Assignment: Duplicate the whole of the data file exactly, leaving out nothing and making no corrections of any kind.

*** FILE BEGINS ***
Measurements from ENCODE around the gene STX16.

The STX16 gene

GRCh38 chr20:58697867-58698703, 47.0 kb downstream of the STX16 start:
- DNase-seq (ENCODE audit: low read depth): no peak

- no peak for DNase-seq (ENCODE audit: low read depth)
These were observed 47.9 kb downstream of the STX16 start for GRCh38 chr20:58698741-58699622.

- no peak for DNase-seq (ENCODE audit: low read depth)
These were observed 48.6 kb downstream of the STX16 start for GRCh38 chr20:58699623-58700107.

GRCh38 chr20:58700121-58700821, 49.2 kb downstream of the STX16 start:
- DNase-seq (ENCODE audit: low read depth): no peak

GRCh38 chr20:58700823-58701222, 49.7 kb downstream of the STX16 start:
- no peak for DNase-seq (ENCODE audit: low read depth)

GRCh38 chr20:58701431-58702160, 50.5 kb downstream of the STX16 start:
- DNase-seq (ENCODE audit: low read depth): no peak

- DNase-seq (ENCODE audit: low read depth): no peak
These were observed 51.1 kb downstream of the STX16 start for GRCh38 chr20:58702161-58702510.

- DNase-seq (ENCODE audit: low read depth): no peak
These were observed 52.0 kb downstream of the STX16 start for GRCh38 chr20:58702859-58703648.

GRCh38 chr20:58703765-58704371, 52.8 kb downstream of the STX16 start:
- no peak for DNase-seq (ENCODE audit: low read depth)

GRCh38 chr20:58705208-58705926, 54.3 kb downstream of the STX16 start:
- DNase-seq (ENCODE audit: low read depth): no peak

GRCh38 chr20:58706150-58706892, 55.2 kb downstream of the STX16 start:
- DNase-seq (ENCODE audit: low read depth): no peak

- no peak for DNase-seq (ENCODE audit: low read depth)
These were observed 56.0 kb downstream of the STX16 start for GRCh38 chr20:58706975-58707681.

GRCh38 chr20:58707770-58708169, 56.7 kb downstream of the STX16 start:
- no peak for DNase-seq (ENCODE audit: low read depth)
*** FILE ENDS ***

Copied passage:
Measurements from ENCODE around the gene STX16.

The STX16 gene

GRCh38 chr20:58697867-58698703, 47.0 kb downstream of the STX16 start:
- DNase-seq (ENCODE audit: low read depth): no peak

- no peak for DNase-seq (ENCODE audit: low read depth)
These were observed 47.9 kb downstream of the STX16 start for GRCh38 chr20:58698741-58699622.

- no peak for DNase-seq (ENCODE audit: low read depth)
These were observed 48.6 kb downstream of the STX16 start for GRCh38 chr20:58699623-58700107.

GRCh38 chr20:58700121-58700821, 49.2 kb downstream of the STX16 start:
- DNase-seq (ENCODE audit: low read depth): no peak

GRCh38 chr20:58700823-58701222, 49.7 kb downstream of the STX16 start:
- no peak for DNase-seq (ENCODE audit: low read depth)

GRCh38 chr20:58701431-58702160, 50.5 kb downstream of the STX16 start:
- DNase-seq (ENCODE audit: low read depth): no peak

- DNase-seq (ENCODE audit: low read depth): no peak
These were observed 51.1 kb downstream of the STX16 start for GRCh38 chr20:58702161-58702510.

- DNase-seq (ENCODE audit: low read depth): no peak
These were observed 52.0 kb downstream of the STX16 start for GRCh38 chr20:58702859-58703648.

GRCh38 chr20:58703765-58704371, 52.8 kb downstream of the STX16 start:
- no peak for DNase-seq (ENCODE audit: low read depth)

GRCh38 chr20:58705208-58705926, 54.3 kb downstream of the STX16 start:
- DNase-seq (ENCODE audit: low read depth): no peak

GRCh38 chr20:58706150-58706892, 55.2 kb downstream of the STX16 start:
- DNase-seq (ENCODE audit: low read depth): no peak

- no peak for DNase-seq (ENCODE audit: low read depth)
These were observed 56.0 kb downstream of the STX16 start for GRCh38 chr20:58706975-58707681.

GRCh38 chr20:58707770-58708169, 56.7 kb downstream of the STX16 start:
- no peak for DNase-seq (ENCODE audit: low read depth)